“I never talked about it,” Louie said. “I don’t think any of us did.” Randy and Franco shook their heads. “Aldous certainly didn’t.”

I wondered how many other Aldous stories must be floating around out there. Meanwhile, the sky was really letting us have it. It was as if enormous black buckets had overflowed, spilling their contents all over the yard. I hadn’t noticed the transition, and I took a second to appreciate it, tilting my head back and feeling the rain knock against my eyelids. Franco enjoyed it the most. While we sat on the edge he got all the way into the pool and squatted in the shallow end with his eyes barely above the water, watching the raindrops form craters in its surface.

I had to ask, “Did Michael and Aldous ever talk again?”

“Man, I really doubt it,” Louie said. “I haven’t seen them together since.” “I bet no one messed with Michael after that,” I said.

“I’ll drink to that,” said Franco, and we did.

A sudden streak of lightning split the darkness and I saw a still of the whole neighborhood—stationary, stoic, whitewashed by light and generations of monotony—with the edges ablaze like a flaming polaroid. A few seconds later the thunder answered.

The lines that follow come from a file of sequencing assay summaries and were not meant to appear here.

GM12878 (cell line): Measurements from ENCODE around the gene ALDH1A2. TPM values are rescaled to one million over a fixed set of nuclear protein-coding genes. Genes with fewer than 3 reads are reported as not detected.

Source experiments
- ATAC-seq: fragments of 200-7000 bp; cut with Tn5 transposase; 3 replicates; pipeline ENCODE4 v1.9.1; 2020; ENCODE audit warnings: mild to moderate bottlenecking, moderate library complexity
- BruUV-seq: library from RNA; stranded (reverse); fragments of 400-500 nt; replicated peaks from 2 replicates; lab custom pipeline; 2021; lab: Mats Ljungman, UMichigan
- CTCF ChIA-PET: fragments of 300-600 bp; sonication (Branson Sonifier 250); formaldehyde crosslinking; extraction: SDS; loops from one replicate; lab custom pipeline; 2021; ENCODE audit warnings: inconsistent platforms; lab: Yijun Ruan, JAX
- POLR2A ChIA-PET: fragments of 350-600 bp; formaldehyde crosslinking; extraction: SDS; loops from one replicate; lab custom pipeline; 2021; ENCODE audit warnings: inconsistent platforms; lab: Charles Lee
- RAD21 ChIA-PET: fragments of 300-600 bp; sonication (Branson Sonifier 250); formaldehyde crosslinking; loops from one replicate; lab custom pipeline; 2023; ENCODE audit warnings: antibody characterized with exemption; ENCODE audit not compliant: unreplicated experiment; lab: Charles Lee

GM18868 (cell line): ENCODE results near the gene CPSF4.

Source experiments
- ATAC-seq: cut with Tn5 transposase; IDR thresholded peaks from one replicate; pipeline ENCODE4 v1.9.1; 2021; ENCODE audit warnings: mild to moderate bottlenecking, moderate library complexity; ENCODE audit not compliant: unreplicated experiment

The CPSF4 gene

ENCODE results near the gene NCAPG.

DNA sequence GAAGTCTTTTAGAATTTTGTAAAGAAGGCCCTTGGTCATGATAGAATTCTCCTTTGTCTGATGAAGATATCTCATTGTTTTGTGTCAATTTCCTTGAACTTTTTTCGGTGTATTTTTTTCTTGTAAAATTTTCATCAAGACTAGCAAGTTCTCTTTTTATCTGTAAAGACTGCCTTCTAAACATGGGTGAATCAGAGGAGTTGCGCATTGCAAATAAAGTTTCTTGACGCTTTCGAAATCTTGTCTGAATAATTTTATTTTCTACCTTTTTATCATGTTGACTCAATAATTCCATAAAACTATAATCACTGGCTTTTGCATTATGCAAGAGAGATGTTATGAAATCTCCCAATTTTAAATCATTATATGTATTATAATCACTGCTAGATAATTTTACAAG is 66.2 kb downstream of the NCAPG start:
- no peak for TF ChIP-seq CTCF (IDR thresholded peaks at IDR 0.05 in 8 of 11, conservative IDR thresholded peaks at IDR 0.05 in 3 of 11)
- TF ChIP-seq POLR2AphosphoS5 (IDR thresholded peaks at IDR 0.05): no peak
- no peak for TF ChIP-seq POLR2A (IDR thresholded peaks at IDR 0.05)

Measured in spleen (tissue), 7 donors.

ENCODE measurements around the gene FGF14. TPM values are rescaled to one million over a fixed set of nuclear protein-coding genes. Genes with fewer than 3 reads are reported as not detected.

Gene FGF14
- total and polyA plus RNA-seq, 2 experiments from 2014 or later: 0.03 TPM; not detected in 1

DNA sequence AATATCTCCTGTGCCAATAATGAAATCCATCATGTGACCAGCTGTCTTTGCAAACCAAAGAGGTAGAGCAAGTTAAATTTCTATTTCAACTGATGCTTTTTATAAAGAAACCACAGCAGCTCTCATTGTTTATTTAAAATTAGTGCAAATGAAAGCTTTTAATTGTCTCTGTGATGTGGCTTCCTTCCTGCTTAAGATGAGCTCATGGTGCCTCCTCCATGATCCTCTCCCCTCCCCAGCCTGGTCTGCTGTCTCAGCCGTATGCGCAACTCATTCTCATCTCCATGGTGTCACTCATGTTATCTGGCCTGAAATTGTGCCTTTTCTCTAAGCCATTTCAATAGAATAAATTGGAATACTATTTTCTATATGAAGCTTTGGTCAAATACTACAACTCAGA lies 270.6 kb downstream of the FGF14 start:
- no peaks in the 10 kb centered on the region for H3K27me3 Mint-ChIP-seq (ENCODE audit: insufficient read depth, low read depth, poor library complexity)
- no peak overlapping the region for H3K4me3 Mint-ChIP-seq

It was Randy, or maybe Louie, who said this next thing: If you count the seconds between the lightning and the thunder, you can tell how far away they are. For every five seconds that’s a mile. We slid into the pool, all of us, keeping our eyes just above the water like Franco as we counted out loud the seconds between sight and sound. Four after the second strike: 0.8 miles. 13 blocks.

Our heads were jagged rocks jutting out from the tide. Three seconds away, then two. And we kept squatting there in that godforsaken pool, holding our ground and our aluminum cans in a determined stance of resistance. A sit-in. One second—three blocks away—and even with my eyes closed I could see the lightning rip the air in half and land gracefully on Ms. Lundermeyer ’s satellite dish.

God was screaming at us, and when the thunder became so deafening you could see the vibrations on the surface of the pool we screamed back, calling him a fuck-up and a sadistic cunt, until those words meant nothing, then cursing him with new, made-up hate words from imaginary languages he surely recognized. That fucker knew exactly what he’d done.


-Harrison Gatlin, class of 2016